Background: the efficacy of warfarin for prevention of stroke in patients with atrial fibrillation (AF) is well established, but many people with AF who would benefit from warfarin are not receiving it. This systematic review aims to determine physicians' attitudes to the prescription of warfarin for AF, and identify reasons for its underuse.
Methods: an electronic search of MEDLINE (1950-present), EMBASE (1980-present), CINAHL (1994-present), PsycINFO (1987-present) and Web of Knowledge (1970-present) was performed in November 2010 to identify all studies which addressed, via survey, physicians' attitudes regarding anticoagulation for patients with AF.
Results: a total of 1,375 citations were identified. Of these citations, 44 full text studies were obtained for scrutinisation; 14 of these studies were rejected leaving 30 studies which were included in the review. All included studies were cross-sectional surveys and addressed physicians' opinions of anticoagulation in AF as a primary or secondary aim. Increasing age, increased bleeding risk, previous bleeds, falls risk, co-morbidities and ability to comply with treatment influenced whether physicians would prescribe anticoagulation for AF.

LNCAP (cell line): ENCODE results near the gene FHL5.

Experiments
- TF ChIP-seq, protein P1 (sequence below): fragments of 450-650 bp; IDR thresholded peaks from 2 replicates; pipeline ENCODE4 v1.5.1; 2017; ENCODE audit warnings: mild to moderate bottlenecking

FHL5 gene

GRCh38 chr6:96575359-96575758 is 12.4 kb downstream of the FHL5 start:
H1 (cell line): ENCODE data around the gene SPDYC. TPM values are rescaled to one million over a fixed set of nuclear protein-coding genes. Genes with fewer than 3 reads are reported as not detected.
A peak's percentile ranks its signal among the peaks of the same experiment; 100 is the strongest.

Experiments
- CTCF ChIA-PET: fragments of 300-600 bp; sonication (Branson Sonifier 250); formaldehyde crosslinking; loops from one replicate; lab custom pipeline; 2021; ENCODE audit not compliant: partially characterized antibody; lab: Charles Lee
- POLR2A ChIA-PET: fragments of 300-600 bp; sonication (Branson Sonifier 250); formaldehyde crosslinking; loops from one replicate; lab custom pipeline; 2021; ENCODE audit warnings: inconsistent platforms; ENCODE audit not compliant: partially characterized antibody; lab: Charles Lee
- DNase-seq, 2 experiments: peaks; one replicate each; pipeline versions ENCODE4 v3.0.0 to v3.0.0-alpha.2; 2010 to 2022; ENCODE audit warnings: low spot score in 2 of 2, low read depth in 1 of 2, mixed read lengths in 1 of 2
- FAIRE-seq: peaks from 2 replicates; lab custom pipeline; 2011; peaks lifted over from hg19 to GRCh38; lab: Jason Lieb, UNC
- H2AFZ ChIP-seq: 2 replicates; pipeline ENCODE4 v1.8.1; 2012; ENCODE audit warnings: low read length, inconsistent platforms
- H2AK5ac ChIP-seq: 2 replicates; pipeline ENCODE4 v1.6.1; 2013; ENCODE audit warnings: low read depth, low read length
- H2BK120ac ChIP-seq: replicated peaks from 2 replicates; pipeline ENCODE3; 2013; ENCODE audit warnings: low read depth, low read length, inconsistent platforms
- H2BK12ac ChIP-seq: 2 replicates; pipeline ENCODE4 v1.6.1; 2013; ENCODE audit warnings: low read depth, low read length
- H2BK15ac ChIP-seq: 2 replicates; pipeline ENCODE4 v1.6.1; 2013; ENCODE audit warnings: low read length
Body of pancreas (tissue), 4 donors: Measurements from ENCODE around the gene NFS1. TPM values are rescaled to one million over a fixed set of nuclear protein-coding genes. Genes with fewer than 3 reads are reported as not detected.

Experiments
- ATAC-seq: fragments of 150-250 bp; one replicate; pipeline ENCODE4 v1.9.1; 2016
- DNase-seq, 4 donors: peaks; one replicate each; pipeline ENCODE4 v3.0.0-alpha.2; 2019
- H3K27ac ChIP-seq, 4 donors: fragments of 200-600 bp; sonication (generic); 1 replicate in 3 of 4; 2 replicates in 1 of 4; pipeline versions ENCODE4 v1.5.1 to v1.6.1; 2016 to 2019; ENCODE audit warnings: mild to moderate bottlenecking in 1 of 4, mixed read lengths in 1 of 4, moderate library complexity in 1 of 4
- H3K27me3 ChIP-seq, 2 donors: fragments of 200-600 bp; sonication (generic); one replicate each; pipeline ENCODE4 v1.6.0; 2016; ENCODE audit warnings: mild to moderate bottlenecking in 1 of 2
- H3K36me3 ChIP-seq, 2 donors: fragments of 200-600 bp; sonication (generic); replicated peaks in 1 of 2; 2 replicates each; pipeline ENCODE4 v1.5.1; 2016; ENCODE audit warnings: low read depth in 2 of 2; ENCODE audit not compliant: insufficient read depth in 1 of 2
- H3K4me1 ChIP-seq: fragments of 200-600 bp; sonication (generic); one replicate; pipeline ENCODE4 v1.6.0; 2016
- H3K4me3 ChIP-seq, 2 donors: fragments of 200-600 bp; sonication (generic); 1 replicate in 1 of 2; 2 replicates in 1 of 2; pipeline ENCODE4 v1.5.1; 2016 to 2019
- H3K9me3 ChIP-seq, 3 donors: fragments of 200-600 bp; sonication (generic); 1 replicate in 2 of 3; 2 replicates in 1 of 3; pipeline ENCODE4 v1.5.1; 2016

Conclusion: physicians are reticent to recommend warfarin for elderly patients in AF, despite evidence of increased benefit in these patients compared with younger patients. Risk of falls and previous bleeding were also shown to be disproportionate barriers to warfarin prescription. Further studies are required to determine how best to overcome these perceived barriers to appropriate anticoagulation.